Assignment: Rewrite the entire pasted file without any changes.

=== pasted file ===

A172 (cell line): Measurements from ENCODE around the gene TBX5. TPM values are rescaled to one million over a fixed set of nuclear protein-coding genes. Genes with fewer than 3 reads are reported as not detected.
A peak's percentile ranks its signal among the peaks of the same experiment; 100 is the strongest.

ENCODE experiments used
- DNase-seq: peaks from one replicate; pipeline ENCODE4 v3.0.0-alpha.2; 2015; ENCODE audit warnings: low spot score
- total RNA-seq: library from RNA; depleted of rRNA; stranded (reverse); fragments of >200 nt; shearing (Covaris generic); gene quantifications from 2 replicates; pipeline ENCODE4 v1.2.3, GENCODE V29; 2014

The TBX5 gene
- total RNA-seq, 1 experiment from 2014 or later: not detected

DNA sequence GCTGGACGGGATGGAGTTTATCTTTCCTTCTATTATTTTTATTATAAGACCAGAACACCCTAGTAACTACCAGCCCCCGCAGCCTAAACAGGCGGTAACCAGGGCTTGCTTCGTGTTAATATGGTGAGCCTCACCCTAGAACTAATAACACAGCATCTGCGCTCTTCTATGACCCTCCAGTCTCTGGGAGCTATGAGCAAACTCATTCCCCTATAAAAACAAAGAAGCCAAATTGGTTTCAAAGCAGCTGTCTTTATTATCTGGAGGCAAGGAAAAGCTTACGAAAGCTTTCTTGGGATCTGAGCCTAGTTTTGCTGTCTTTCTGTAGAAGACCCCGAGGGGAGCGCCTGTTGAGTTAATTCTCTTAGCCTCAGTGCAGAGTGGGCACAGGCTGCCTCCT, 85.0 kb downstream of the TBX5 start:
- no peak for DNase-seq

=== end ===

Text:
A172 (cell line): Measurements from ENCODE around the gene TBX5. TPM values are rescaled to one million over a fixed set of nuclear protein-coding genes. Genes with fewer than 3 reads are reported as not detected.
A peak's percentile ranks its signal among the peaks of the same experiment; 100 is the strongest.

ENCODE experiments used
- DNase-seq: peaks from one replicate; pipeline ENCODE4 v3.0.0-alpha.2; 2015; ENCODE audit warnings: low spot score
- total RNA-seq: library from RNA; depleted of rRNA; stranded (reverse); fragments of >200 nt; shearing (Covaris generic); gene quantifications from 2 replicates; pipeline ENCODE4 v1.2.3, GENCODE V29; 2014

The TBX5 gene
- total RNA-seq, 1 experiment from 2014 or later: not detected

DNA sequence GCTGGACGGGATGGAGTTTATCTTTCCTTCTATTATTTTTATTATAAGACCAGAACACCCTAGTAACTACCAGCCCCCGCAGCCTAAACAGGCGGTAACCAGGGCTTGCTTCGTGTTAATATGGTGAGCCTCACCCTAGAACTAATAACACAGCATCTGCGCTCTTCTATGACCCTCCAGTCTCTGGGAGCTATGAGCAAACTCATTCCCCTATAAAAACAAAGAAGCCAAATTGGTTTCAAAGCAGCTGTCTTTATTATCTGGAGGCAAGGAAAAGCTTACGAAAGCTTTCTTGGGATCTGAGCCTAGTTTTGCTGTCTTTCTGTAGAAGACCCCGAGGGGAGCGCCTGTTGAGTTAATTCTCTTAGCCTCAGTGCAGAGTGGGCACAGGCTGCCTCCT, 85.0 kb downstream of the TBX5 start:
- no peak for DNase-seq